One variety had a single orange, not yet ripe; but I was told that next year the tree would be loaded.  
     Another variety had a small amount of fruit with the same prediction for what it would produce next year.  That particular tree bears mandarin oranges, and part of its "dress rehearsal" is shown below, not yet ripe but on the way to getting more size and a much different color.


23 September 2018

El Nido, in color

     After the caulk and primer come the colors.







Note: The concrete portion of the support posts have since been smooth coated, polished, primed, and painted.  The ridge caps had not been installed when I took these pictures.


19 September 2018

"Freshness you deserve"

     ....but rarely get in your local grocery store, where that phrase was recently on display.     
     Here is a mid-morning snack of limeade and pineapple.  The limeade? Maybe not so fresh since I had snatched the limes from a tree the evening before instead of that morning.  The pineapple, however, had just been picked a few minutes before ending up in a bowl.





14 September 2018

Jose

      In September, 1821, Nicaragua became independent from the Spanish "Captaincy General of Guatemala," a territory that went from Costa Rica up to a part of  Mexico's Yucatan peninsula...and Nicaraguans have celebrated independence every September since.

     Students all across the country join in the celebration of independence by marching, school by school; class level by class level.  They are joined by representatives of the military, the men and women charged with protecting this independence.  Regardless of recent troubles, Nicaraguans join together to celebrate who they are.



     
     And the best students - the brightest students -  lead their classmates in the parade.  Hard work and superlative achievement is rewarded...and Jose, whom I've known since he was seven years old, was at the head of his class, at the head of his school's part of the parade that fills many of the streets in Bluefields.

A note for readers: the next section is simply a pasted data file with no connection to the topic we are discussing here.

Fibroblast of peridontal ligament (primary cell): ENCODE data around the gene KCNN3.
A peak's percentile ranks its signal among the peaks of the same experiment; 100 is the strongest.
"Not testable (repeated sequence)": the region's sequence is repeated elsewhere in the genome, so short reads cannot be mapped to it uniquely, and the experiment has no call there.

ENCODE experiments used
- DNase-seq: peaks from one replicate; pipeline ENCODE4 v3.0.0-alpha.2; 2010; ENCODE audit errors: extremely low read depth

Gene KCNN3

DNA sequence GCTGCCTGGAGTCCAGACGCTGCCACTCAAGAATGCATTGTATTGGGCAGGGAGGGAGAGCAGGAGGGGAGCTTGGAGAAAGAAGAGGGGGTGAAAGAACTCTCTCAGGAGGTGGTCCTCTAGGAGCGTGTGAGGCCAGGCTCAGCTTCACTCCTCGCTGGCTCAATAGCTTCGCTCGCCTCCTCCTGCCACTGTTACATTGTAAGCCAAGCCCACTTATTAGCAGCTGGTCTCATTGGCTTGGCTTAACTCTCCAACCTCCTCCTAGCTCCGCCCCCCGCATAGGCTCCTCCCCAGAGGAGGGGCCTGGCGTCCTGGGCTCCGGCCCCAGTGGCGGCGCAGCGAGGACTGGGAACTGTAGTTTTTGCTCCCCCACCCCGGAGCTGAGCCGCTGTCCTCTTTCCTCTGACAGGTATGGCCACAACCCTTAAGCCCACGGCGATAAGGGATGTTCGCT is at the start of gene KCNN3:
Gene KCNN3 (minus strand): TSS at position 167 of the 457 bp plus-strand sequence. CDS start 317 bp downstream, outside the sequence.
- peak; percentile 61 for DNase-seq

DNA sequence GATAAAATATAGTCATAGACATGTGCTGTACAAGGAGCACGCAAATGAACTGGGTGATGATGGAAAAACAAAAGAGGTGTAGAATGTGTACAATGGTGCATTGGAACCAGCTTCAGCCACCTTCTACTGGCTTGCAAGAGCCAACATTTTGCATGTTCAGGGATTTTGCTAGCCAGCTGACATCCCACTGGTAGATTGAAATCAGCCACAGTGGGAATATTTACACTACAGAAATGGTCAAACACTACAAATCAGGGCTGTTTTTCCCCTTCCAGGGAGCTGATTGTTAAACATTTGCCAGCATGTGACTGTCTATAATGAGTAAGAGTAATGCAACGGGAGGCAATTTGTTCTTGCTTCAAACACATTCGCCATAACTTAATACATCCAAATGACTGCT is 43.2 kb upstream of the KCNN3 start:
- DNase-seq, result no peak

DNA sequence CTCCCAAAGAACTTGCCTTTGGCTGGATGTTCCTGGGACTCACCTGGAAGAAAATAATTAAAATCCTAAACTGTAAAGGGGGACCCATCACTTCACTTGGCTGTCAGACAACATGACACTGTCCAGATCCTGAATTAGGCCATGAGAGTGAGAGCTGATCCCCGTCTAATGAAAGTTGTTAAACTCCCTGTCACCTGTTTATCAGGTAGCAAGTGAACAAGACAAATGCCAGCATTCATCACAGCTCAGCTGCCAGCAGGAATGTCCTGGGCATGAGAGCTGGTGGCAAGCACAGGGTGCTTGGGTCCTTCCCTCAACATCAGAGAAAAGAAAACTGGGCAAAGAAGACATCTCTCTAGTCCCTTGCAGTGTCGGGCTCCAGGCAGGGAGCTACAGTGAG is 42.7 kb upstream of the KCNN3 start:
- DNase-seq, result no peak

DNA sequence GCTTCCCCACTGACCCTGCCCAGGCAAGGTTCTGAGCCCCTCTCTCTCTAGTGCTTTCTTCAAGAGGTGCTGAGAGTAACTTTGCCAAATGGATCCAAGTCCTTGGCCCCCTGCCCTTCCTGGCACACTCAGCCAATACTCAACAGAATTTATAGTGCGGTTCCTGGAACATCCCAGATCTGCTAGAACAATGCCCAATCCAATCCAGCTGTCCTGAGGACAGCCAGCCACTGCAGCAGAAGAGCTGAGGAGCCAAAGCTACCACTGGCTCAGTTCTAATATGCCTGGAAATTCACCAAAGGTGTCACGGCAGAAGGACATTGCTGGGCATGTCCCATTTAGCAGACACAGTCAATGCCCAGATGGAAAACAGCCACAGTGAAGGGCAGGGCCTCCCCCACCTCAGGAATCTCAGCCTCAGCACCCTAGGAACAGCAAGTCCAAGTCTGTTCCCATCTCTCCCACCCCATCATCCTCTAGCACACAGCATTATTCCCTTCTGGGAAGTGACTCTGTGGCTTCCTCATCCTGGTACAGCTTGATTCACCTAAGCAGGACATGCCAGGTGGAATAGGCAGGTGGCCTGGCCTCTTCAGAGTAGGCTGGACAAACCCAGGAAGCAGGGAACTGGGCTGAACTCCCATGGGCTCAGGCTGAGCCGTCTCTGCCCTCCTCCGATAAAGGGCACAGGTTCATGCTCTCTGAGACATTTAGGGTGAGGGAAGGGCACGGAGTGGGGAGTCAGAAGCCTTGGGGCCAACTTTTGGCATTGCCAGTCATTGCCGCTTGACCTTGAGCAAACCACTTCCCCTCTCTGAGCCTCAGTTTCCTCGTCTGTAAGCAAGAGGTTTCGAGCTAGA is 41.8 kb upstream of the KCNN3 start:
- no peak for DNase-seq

Congratulations Jose!  You earned your place in the lead.   We are so very proud of you.


JOSE, 2018

     Jose sent this message with the pictures:
     "As every year, Nicaragua (has) its patriotic celebrations ...
     And then I always marching, but this time, God gave me a lot of...intelligence and I...go with the best students. Here are these photos ... the truth that all this I owe to God, and...this was my last year that goes."









13 September 2018

Our nursery continues to grow

     We recently increased the size of the nursery by about a third.  The expansion was needed but sad nonetheless because we had to remove three mature-but-young palm trees to get the additional space.  
     Shown here are two of the trees that we removed.  The third tree, already on the ground, is visible in the rear left of the picture.


     Because the trees were just at the edge of the existing nursery space - and in one instance actually in the nursery - taking them down without doing damage to our mother plants was a problem.  The fronds of a mature coconut are very long and very heavy...to say nothing of the actual trunk.  But the people I know can solve problems - each problem in probably four or five different ways.
     The solution here was to remove the fronds one at a time with a machete.  Use of a machete assured that the frond removal was controlled enough so that someone could grab the tip as the frond was nearly ready to fall and control to some extent just where it would land.



     There was an audience for much of the frond-removal part of the expansion process.


     A chain saw took care of what was left of each tree and then everything was hauled to a burn pile.


09 September 2018

El Nido and caulk

     The title is self-explanatory....and when the front of a building faces east, sitting at the edge of the Caribbean, paintable silicone is cheap insurance...even when the windows are sheltered by an overhanging porch roof.



05 September 2018

Pick or pay?

     Today I almost bought limes for a fresh limeade - it takes two limes to make a really good limeade.  In the end I decided to just "walk away."  Aside from the "$0.69 each", there was the dubious claim of "Freshness."  I'll wait until I'm back at False Bluff...and it's worth the wait.